Planned Parenthood v. Casey (1992)

In the years since Roe v. Wade was decided, there were numerous cases trying to specifically delineate what types of regulation of abortion procedures were permissible and which were not. At the same time, reexamination of the reasoning of Roe against strong public reaction was revealing some of the weaknesses of that decision. The conservative bloc on the Court was increasingly pushing to overturn Roe, and Justice Sandra Day O’Connor in particular was very concerned about protecting the former ruling.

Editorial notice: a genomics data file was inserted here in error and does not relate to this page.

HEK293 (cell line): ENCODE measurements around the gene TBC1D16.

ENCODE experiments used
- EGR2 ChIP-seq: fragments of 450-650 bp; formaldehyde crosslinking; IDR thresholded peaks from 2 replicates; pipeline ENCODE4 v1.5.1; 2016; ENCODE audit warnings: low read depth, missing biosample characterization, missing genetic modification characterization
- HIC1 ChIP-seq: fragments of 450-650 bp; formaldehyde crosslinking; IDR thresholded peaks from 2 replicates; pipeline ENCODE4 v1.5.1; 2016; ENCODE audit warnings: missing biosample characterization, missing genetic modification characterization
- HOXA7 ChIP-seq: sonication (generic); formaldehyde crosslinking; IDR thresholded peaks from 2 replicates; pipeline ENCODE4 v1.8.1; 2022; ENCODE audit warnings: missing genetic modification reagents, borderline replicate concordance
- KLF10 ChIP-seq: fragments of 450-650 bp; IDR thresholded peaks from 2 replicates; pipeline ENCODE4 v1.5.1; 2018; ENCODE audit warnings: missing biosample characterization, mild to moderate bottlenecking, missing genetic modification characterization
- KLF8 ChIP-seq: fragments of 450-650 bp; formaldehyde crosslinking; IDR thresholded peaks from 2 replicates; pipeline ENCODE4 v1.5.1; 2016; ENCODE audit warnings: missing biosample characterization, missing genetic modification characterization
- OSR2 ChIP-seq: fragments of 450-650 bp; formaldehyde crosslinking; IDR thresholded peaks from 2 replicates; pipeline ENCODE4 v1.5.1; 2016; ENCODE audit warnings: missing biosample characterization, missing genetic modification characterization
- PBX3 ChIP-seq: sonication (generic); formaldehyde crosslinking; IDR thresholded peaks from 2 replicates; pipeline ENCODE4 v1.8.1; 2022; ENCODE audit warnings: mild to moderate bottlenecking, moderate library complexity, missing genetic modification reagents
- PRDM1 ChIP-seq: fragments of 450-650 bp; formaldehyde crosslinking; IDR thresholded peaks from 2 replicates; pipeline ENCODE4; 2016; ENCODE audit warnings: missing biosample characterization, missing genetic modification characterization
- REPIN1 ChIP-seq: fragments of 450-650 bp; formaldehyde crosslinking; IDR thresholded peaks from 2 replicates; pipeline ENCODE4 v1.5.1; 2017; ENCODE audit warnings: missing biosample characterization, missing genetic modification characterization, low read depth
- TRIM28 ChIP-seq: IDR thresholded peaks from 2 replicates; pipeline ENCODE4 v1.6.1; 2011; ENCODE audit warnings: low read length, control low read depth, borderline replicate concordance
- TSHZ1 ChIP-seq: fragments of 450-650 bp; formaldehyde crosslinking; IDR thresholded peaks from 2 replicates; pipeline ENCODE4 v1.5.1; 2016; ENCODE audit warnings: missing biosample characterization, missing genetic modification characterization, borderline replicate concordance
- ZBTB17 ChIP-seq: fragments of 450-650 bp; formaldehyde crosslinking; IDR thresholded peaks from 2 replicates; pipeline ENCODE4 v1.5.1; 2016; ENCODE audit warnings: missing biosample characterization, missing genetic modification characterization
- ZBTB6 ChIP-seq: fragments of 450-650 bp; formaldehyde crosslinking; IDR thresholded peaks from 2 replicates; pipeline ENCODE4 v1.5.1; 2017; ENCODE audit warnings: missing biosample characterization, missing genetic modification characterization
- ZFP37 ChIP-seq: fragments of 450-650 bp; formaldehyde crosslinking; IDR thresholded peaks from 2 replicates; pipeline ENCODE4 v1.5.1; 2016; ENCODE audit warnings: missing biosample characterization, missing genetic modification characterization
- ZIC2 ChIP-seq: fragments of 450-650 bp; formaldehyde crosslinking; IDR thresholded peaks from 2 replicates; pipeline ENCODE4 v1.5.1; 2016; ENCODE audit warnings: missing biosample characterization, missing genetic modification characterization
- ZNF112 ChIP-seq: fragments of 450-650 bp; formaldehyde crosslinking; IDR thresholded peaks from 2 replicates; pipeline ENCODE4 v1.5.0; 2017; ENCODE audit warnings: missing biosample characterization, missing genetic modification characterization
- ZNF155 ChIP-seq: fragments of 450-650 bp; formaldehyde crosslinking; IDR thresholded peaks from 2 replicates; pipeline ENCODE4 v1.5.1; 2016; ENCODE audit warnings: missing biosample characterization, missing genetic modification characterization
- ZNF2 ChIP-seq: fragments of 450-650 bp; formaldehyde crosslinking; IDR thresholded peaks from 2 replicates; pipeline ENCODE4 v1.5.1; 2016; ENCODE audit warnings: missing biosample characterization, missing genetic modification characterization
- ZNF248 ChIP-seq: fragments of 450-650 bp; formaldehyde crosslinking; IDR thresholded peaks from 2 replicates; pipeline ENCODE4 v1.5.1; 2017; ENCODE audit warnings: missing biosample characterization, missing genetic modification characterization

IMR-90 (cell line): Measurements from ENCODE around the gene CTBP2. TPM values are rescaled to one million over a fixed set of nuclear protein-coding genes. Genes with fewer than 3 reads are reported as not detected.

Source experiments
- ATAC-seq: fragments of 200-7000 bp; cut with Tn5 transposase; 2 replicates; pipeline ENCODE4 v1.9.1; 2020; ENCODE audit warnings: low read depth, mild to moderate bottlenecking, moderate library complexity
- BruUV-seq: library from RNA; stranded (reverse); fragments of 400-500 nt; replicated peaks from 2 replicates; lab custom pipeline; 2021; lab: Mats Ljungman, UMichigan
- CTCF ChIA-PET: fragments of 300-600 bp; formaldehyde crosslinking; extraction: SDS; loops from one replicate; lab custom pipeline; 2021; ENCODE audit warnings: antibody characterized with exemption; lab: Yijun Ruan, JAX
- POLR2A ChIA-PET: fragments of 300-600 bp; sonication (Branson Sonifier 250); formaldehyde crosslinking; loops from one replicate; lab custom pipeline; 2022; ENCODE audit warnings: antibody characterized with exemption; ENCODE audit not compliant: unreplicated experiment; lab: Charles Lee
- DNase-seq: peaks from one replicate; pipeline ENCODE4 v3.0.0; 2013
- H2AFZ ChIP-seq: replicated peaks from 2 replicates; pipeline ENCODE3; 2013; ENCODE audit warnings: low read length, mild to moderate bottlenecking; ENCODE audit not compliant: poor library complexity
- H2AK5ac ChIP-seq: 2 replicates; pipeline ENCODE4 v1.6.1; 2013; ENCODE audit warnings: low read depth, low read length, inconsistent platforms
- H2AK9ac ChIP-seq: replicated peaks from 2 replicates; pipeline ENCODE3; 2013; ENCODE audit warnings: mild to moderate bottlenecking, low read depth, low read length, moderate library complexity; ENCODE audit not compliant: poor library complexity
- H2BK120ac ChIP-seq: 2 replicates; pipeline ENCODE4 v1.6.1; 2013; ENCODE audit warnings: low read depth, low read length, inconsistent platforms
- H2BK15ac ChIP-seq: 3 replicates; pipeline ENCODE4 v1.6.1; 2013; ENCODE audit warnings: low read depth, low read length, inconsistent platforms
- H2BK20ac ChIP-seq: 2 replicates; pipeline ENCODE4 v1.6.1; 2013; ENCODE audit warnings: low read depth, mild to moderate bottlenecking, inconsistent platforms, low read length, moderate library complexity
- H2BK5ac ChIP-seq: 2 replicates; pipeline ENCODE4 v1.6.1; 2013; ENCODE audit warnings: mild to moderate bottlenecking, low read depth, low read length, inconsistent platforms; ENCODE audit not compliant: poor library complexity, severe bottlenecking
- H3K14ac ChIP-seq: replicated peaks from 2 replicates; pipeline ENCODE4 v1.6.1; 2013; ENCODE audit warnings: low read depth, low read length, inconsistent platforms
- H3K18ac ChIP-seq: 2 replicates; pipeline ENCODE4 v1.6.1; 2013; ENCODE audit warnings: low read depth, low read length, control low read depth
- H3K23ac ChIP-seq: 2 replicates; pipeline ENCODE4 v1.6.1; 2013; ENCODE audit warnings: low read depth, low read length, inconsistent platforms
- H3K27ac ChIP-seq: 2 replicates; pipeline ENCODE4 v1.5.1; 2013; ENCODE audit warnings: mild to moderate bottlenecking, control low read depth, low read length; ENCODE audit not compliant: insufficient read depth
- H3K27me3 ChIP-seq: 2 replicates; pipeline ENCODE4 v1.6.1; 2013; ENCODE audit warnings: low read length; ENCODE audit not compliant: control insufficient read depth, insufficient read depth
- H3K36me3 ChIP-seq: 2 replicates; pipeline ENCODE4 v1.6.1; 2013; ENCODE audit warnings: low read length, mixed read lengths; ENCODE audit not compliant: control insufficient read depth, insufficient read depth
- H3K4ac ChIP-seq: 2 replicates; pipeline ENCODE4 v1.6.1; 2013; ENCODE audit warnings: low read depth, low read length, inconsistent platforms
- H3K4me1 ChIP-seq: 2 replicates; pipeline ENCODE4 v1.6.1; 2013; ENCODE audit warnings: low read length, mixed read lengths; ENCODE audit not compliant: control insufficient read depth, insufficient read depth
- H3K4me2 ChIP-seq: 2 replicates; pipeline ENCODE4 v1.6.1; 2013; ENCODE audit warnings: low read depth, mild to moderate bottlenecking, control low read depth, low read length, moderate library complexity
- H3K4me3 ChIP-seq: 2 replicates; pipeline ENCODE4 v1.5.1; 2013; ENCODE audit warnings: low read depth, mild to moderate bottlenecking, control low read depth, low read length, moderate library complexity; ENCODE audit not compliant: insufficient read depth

The Planned Parenthood v. Casey (1992) case, O’Connor led a plurality of justices to reaffirm Roe’s essential holding of the legality of abortion. However, it also gutted the reasoning behind that decision, throwing out the trimester framework used in Roe and replacing it with a standard that permitted government regulations that did not place “undue burdens” on a woman’s right to choose to abort prior to fetal viability. After viability, the Casey decision reasons that the increased strength of the government interest in potential life even permits the government to largely ban the procedure.